A Chicago man was killed and several other people were wounded in a shooting early Saturday at a hotel in Bloomingdale.
- Business Insider
It extends an extraordinary losing streak for lawsuits from Donald Trump and his allies seeking to overturn the 2020 presidential election results.
- USA TODAY
China is, along with North America and Europe, one of the biggest markets for Boeing Co. Approval by Beijing important for its commercial success.
China on Monday denied accusations by Taiwan that a ban on pineapples from the island was about politics, saying it was purely a matter of biosecurity, in an escalating war of words that has added to existing tensions. China announced the ban last week, citing "harmful creatures" it said could come with the fruit, threatening China's own agriculture. Taiwan, which China claims as its own territory, says there is nothing wrong with its pineapples and that Beijing is using the fruit as another way to coerce the island.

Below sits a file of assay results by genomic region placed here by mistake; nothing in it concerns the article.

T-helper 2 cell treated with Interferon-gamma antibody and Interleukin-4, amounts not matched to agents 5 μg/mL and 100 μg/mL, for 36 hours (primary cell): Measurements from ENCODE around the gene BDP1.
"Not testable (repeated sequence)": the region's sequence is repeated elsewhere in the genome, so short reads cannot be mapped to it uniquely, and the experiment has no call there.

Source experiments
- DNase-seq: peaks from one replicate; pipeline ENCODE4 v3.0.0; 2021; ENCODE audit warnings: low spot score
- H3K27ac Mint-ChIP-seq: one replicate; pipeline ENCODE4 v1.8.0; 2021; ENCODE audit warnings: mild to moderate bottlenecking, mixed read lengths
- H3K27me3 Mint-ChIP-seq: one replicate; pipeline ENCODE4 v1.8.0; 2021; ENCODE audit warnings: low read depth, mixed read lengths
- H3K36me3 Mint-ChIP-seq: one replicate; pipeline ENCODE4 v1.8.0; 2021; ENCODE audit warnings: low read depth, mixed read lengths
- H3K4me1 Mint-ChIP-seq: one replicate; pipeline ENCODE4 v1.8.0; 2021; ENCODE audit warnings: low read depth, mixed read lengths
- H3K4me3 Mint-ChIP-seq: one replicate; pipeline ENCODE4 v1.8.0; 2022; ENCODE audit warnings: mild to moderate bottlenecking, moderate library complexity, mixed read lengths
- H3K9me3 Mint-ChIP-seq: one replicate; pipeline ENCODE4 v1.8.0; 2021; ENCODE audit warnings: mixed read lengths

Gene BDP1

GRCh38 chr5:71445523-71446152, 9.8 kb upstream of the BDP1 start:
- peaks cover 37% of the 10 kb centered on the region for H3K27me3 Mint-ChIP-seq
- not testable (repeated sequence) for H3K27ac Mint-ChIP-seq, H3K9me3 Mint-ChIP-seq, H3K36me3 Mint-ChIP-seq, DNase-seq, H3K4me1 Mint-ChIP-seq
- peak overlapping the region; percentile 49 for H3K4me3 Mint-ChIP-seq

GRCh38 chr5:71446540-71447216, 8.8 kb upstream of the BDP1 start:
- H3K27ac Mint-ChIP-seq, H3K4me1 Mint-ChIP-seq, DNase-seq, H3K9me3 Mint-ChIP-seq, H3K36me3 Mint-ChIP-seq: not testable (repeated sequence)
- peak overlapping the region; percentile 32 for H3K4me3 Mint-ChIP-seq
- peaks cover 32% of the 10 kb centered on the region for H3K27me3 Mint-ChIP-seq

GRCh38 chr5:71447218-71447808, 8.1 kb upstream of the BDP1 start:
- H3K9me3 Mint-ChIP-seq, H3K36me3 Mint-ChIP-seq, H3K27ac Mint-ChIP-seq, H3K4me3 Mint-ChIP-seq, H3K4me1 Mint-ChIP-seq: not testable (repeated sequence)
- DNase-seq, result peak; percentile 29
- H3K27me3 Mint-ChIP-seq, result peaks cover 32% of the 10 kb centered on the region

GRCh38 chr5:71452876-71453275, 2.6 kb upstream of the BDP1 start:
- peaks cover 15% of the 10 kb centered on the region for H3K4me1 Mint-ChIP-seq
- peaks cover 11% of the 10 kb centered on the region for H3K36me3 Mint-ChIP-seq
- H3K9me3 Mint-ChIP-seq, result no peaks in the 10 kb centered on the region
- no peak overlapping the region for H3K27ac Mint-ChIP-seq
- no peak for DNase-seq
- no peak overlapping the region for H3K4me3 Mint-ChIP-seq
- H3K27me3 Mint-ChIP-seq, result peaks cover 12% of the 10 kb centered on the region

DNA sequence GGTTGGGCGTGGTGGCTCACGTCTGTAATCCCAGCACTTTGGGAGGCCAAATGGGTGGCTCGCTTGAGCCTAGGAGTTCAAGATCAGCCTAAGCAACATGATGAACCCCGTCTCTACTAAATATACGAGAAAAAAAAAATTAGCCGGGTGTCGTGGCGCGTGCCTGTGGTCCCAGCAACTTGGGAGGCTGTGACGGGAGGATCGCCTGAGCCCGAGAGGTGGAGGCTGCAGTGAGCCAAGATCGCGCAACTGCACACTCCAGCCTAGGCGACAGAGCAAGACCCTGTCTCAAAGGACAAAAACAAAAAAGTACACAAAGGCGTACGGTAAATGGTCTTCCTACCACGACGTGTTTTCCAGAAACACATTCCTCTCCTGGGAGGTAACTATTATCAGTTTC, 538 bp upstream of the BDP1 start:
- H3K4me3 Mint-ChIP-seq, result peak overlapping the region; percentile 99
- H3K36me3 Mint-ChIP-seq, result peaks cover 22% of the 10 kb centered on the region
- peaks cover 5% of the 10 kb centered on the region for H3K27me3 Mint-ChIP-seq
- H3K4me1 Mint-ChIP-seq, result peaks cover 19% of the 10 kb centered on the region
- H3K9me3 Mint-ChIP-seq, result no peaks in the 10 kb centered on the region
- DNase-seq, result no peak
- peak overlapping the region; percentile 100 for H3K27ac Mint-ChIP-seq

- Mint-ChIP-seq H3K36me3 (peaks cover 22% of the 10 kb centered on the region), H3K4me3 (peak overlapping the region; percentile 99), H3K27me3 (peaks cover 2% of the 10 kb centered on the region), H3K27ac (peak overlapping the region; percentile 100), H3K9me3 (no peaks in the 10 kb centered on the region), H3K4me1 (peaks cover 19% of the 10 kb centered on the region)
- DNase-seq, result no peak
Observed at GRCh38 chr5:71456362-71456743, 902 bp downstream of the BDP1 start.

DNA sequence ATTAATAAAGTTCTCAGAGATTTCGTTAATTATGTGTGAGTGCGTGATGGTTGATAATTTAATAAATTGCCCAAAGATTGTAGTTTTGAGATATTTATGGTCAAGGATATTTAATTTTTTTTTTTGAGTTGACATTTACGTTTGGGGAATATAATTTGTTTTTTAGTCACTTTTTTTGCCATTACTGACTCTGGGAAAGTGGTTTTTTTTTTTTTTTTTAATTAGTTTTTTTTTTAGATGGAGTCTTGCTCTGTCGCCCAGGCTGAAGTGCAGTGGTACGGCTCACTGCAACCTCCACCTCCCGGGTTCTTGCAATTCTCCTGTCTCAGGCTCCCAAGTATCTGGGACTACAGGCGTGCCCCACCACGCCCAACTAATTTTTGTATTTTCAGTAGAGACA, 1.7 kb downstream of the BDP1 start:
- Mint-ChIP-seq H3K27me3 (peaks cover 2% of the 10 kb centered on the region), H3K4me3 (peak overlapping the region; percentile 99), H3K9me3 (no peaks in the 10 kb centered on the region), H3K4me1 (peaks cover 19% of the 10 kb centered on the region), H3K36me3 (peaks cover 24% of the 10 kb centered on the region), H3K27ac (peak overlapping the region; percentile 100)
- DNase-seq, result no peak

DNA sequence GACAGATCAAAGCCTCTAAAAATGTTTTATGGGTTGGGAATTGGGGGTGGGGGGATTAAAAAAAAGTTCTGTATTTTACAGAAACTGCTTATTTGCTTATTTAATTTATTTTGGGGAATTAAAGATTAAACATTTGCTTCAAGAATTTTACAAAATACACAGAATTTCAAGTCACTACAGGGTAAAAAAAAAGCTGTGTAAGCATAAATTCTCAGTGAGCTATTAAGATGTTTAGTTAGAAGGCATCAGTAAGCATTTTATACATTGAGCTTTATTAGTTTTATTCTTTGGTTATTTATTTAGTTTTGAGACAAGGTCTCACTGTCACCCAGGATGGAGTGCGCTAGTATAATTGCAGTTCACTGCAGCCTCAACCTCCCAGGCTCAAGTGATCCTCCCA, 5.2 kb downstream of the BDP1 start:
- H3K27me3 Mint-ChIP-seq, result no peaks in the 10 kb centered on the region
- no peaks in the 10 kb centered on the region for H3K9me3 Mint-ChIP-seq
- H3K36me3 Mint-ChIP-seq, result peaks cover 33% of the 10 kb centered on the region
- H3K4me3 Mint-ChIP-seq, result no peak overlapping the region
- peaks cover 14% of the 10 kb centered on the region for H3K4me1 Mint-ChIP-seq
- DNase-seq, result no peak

- Associated Press
About 300 student activists rallied in Bangladesh’s capital on Monday to denounce the death in prison of a writer and commentator who was arrested last year on charges of violating a sweeping digital security law that critics say chokes freedom of expression. The protesters marched through the Dhaka University campus and Dhaka's streets toward the country’s Home Ministry to also demand the annulment of the digital security law and the release of seven student activists arrested during recent protests denouncing the death of 53-year-old Mushtaq Ahmed.